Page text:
Licensing hub - legal with Poppleston Allen

Top tips: how landlords and tenants can protect their premises licence

By James Anderson, partner, Poppleston Allen

- Last updated on GMT

Advice given: Poppleston Allen has put together some information for landlords and tenants (image: Getty/Bogdan Kurylo)
Advice given: Poppleston Allen has put together some information for landlords and tenants (image: Getty/Bogdan Kurylo)

Related tags Licensing Poppleston allen Premises licence Tenants

In this article, I am looking at premises licences, their status and protection and steps that should be taken by both landlord and tenant.

This is an area I have touched upon before, but in the current climate with premises closed and opportunities for new businesses, then the status of the premises licence is of even greater importance.

This advice is for both landlord and tenant.


  • You must protect the premises licence if you are able; it is a valuable asset and will make any transaction much easier if you can transfer to the new tenant. If you cannot transfer to the new tenant and the licence has lapsed, then applying for a new licence is a whole different ball game and may encourage a prospective tenant to look for other premises which do have a licence in force which can be transferred. The transfer is easier, quicker, cheaper and has no risk.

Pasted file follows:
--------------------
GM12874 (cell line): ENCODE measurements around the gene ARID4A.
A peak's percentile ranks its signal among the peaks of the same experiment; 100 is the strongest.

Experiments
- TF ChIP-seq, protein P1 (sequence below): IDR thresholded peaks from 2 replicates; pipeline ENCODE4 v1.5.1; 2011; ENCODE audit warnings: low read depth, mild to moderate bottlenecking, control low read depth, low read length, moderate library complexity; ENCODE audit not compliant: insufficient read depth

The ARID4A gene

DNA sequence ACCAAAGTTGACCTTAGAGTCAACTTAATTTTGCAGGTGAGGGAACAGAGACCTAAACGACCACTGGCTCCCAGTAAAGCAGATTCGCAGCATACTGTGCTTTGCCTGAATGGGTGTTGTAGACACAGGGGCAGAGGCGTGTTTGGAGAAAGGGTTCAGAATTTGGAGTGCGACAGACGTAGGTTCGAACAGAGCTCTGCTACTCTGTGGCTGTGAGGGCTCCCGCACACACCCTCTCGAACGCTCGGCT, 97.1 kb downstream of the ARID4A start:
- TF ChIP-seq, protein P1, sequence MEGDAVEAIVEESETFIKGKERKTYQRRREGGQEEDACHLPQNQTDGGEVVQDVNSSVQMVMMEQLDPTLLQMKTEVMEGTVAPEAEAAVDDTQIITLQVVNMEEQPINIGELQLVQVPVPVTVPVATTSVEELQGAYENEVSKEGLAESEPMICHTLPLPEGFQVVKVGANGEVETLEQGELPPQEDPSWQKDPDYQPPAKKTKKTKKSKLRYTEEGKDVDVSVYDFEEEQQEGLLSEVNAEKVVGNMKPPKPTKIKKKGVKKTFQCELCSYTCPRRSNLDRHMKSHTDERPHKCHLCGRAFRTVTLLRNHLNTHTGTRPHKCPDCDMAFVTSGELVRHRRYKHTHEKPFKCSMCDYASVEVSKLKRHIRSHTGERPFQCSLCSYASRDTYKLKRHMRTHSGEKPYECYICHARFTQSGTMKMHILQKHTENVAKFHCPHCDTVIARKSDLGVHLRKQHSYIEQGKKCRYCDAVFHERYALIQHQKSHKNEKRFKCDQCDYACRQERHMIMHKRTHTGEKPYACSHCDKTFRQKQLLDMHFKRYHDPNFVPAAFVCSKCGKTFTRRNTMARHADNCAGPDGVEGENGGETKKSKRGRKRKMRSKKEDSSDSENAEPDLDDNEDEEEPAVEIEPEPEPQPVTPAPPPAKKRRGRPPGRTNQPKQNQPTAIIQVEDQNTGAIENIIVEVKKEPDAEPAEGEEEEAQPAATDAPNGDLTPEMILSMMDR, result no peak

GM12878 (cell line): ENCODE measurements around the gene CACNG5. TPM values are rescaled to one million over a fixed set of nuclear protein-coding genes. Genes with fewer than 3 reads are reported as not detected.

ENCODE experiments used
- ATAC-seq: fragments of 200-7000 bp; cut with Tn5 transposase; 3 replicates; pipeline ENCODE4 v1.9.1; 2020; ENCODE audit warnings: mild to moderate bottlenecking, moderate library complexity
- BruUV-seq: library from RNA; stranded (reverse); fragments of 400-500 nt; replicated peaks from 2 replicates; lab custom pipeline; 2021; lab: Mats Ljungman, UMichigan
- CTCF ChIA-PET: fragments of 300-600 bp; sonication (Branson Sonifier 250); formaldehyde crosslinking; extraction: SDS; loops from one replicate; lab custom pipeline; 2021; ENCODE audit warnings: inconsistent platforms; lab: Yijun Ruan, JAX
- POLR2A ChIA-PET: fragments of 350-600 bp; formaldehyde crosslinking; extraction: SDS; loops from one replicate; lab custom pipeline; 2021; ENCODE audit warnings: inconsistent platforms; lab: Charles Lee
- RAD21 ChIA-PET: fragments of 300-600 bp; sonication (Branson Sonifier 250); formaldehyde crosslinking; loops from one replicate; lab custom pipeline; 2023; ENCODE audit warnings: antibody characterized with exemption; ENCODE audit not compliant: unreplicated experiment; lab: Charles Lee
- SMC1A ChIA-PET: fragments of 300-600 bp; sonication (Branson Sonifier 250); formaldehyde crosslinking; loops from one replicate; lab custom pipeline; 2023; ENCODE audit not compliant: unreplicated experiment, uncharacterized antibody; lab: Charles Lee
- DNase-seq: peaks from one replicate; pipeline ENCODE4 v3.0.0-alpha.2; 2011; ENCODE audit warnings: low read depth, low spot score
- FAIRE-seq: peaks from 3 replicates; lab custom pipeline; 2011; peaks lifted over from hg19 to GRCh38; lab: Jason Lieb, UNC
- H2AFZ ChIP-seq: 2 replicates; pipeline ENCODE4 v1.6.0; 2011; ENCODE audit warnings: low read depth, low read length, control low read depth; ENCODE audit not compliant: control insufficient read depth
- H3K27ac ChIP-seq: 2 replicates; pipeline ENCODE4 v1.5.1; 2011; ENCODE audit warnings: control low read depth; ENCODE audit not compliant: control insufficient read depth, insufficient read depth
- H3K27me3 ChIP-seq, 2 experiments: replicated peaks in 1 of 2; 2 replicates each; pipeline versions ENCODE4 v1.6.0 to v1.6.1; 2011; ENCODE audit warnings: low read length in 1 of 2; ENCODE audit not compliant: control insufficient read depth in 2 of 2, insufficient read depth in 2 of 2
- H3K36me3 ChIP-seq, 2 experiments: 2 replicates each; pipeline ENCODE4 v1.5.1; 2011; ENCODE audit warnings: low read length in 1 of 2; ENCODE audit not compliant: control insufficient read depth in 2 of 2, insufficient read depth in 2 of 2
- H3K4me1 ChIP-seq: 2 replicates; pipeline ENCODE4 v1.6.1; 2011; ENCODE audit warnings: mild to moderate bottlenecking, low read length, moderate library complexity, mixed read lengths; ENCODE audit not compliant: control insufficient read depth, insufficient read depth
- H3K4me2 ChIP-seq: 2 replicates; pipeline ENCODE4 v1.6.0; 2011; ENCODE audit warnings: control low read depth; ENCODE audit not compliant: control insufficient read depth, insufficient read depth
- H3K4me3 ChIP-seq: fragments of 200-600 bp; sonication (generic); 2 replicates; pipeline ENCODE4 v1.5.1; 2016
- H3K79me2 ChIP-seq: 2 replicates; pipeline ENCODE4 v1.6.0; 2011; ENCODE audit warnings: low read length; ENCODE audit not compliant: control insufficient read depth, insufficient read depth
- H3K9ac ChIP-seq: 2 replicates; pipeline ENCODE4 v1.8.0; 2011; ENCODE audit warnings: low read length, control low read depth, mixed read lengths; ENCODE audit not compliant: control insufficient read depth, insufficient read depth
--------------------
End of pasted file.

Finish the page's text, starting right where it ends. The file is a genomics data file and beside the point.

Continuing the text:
• Make sure the lease sufficiently protects you in terms of notification by the tenant of any issues at the premises, requiring your consent to any variation and that the licence is transferred at the end of the term to you.
  • Register an interest with the local authority to protect your position, but if the site is particularly valuable (a similar licence is not likely to be obtained today) then consider applying for a shadow licence which gives maximum protection.
  • Obtain and keep a copy of the premises licence and plan; it is surprising how many landlords do not know the contents of a premises licence for the property.
  • If you are concerned about the tenant, e.g. rent arrears, then check Companies House for insolvency and register a notification.



  • If you are looking at a site, has the landlord secured the licence by way of transfer? Check with the local authority.
  • If the landlord has not – check that the premises licence is in force; this means the solvency of the licence holder but also with the Local Authority that there has not been a surrender. There is greater risk of this if the tenant has left due to trading difficulties.
  • Check that the licence is the most up-to-date and that there have been no changes.
  • Check that the plans which are attached to the premises accurately reflect the internal layout.
  • If you want to change the licence, then should this be conditional, or will you take the risk? Bearing in mind that you can only change the licence when you are the licence holder after completion and you have paid the money, and that therefore any changes would be at your risk. This is OK for minor alterations, but if the changes are commercially significant you may have to apply for a new licence anyway. If you do, try to ensure that the landlord will agree to surrender the licence as if you are in a Cumulative Impact Area this will be absolutely key to giving you the best chance of success.

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